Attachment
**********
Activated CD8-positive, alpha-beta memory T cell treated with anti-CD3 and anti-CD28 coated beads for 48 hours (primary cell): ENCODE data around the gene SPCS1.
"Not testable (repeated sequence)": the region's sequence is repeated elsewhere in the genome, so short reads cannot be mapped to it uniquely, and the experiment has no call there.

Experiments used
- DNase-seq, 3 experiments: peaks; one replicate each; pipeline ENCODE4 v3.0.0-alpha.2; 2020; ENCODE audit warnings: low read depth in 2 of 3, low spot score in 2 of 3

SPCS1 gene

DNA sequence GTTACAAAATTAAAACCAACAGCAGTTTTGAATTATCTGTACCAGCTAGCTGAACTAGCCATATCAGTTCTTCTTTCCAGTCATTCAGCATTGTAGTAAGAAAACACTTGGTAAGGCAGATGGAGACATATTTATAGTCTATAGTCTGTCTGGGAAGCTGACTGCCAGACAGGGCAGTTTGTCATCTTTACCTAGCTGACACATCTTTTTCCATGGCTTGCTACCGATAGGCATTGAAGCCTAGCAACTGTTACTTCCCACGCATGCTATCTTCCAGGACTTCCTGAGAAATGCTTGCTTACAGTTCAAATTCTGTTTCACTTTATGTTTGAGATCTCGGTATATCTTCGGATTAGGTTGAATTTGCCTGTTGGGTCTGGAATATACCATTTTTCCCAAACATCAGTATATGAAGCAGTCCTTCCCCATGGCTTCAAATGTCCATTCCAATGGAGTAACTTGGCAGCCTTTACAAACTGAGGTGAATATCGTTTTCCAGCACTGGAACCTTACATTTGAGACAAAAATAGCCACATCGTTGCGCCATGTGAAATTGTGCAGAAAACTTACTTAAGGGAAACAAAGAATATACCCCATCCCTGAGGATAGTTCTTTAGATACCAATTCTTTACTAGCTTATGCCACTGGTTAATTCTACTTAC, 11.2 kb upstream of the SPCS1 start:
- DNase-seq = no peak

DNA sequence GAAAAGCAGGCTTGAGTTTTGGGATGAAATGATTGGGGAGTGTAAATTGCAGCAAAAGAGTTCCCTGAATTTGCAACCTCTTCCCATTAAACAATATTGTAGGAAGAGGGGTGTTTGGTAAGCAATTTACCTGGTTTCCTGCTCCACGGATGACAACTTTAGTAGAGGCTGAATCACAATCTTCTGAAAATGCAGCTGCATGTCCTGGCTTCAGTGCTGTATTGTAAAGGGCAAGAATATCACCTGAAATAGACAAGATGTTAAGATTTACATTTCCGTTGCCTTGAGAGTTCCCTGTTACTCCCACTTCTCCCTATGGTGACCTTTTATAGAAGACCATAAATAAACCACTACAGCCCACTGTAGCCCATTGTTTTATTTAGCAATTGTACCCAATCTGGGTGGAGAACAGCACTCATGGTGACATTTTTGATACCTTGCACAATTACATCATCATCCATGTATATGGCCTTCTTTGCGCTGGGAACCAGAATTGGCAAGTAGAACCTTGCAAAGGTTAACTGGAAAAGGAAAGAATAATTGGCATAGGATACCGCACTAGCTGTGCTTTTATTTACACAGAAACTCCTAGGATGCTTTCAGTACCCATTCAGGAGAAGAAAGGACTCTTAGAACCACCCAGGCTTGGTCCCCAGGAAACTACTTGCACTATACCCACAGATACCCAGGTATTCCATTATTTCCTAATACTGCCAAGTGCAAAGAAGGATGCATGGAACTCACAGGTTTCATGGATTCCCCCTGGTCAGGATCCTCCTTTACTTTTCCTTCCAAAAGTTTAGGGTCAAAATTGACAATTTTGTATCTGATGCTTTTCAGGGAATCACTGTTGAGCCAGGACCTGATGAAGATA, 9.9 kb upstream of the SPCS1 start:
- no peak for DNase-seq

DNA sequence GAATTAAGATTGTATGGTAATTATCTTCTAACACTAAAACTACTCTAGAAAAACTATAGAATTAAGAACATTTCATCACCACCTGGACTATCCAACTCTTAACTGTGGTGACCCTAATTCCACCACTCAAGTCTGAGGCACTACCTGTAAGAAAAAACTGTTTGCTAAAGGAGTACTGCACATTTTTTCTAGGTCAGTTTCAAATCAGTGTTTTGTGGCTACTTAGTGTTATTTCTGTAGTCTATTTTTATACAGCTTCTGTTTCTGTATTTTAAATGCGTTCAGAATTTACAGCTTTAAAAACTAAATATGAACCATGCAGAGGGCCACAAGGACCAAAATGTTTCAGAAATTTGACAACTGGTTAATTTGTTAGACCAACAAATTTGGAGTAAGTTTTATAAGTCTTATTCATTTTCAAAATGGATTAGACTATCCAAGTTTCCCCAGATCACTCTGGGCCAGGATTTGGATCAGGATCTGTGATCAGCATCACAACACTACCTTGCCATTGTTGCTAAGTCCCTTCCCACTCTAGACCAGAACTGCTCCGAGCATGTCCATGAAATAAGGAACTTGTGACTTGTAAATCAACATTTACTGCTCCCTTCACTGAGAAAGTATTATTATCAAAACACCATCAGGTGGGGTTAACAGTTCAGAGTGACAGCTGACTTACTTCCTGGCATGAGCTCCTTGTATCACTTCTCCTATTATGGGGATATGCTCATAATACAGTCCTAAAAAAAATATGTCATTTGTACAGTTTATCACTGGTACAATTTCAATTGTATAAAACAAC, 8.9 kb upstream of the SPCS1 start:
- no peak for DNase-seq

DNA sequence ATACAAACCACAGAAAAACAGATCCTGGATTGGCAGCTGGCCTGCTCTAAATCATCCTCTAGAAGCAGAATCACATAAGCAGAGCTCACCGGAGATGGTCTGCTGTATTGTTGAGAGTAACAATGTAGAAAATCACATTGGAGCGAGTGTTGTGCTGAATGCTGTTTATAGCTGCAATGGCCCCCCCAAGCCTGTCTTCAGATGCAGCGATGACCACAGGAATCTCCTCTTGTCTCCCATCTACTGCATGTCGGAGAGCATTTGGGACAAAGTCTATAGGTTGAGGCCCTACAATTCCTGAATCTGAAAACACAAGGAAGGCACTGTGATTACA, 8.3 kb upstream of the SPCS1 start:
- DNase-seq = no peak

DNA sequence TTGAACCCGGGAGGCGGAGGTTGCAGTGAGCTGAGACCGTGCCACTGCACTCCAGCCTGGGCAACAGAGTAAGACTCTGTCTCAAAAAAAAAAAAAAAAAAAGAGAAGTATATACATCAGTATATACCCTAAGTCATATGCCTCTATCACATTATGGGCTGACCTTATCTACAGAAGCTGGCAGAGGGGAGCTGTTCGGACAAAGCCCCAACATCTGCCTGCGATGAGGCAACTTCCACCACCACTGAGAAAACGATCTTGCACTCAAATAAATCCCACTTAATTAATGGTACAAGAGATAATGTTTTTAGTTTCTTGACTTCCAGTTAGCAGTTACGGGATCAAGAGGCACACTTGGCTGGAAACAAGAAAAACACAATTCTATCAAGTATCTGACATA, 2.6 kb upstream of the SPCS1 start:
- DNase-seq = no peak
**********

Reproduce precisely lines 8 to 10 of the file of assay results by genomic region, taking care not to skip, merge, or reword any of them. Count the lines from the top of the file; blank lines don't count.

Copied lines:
DNA sequence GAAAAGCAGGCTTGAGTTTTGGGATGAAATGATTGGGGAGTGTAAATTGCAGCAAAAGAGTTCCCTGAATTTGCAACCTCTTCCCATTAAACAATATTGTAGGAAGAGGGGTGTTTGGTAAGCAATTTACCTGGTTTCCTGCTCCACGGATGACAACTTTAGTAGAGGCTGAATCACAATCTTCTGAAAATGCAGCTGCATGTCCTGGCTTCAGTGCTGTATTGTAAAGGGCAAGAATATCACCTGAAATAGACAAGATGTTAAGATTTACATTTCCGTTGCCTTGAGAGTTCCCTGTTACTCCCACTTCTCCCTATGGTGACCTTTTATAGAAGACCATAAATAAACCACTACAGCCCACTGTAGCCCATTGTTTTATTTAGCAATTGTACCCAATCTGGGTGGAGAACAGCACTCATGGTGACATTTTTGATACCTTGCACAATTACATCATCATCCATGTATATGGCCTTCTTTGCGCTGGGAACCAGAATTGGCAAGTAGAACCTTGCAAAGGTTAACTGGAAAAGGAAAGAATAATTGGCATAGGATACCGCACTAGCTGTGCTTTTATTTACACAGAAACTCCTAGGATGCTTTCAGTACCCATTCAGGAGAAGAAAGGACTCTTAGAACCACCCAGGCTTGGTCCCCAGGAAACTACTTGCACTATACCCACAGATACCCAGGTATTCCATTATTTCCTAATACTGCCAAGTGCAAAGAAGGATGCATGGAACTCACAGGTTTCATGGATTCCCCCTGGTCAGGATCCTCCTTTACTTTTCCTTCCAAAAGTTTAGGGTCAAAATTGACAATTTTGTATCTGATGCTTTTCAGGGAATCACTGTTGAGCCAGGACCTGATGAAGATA, 9.9 kb upstream of the SPCS1 start:
- no peak for DNase-seq

DNA sequence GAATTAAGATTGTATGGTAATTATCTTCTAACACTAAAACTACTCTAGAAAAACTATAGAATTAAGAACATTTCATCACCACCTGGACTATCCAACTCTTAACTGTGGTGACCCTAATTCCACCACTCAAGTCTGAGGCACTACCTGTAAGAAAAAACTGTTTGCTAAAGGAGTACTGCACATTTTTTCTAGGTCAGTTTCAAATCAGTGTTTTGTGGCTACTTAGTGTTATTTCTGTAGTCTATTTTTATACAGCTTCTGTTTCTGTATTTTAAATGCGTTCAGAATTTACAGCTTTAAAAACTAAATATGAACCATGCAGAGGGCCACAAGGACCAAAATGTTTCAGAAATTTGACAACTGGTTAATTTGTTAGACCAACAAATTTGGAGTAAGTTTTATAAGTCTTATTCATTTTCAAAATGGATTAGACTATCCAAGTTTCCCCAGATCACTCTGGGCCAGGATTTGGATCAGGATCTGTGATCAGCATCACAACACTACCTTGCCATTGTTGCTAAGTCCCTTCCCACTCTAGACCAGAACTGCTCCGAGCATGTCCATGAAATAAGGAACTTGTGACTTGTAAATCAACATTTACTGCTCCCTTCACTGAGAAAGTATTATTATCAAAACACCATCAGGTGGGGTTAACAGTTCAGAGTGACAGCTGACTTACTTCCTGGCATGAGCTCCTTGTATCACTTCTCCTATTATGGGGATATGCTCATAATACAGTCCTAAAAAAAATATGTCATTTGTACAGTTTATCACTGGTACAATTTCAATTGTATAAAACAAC, 8.9 kb upstream of the SPCS1 start: